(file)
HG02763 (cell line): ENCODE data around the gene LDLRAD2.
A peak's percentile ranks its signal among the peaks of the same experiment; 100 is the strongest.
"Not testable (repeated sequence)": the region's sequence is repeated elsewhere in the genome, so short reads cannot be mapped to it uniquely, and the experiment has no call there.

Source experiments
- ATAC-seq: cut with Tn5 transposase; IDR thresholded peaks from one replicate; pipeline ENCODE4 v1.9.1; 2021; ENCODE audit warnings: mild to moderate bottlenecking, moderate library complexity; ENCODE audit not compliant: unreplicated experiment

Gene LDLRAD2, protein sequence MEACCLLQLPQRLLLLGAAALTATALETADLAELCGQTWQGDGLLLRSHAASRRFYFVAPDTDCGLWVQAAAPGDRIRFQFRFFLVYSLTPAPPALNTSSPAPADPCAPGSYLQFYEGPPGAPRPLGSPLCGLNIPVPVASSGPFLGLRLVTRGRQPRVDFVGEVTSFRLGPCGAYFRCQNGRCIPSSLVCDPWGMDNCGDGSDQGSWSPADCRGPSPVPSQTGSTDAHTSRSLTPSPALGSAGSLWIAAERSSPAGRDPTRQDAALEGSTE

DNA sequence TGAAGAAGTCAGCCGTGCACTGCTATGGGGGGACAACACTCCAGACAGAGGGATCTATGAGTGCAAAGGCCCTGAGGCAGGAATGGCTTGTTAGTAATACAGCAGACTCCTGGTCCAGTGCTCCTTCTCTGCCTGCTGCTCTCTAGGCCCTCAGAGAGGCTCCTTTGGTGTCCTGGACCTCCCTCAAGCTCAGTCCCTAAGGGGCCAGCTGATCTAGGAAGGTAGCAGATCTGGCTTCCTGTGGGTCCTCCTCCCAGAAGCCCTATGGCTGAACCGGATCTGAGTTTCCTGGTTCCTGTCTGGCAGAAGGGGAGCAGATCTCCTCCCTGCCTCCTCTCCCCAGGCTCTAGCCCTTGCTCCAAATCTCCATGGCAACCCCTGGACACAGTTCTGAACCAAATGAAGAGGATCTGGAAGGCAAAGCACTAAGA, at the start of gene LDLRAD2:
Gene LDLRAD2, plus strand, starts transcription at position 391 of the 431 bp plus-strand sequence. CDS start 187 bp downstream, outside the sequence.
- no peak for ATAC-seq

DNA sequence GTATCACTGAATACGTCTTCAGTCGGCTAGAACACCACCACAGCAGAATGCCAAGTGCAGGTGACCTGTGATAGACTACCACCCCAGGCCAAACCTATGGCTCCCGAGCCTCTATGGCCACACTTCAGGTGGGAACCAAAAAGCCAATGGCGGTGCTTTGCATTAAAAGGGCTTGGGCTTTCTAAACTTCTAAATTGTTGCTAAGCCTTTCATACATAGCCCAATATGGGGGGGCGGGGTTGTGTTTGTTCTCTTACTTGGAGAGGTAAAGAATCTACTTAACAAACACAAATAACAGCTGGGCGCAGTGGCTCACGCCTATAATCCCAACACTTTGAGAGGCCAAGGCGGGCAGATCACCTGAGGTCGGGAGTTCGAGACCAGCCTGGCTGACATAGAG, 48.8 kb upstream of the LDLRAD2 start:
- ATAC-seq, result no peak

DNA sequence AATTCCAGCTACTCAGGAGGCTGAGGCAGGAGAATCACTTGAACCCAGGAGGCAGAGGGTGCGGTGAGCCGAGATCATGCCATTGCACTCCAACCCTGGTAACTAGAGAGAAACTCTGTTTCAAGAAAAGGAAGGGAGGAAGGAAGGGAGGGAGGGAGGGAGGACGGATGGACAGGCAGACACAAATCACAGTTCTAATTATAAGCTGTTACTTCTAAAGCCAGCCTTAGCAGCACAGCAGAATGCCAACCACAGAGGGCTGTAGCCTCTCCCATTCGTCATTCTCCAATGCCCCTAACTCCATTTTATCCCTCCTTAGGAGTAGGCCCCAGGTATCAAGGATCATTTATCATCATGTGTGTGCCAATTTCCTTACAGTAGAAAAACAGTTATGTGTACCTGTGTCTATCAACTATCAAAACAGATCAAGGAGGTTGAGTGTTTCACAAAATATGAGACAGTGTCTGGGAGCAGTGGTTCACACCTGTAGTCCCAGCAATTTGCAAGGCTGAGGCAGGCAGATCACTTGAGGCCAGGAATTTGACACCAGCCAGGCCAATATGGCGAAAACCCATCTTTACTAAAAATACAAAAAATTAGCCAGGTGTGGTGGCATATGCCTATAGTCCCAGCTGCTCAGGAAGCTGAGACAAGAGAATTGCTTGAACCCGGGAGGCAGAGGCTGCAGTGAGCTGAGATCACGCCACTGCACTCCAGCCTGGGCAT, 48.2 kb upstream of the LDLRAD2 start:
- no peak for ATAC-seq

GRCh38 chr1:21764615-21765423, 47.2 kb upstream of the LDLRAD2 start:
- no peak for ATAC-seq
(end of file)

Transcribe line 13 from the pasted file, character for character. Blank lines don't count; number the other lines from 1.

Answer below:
- no peak for ATAC-seq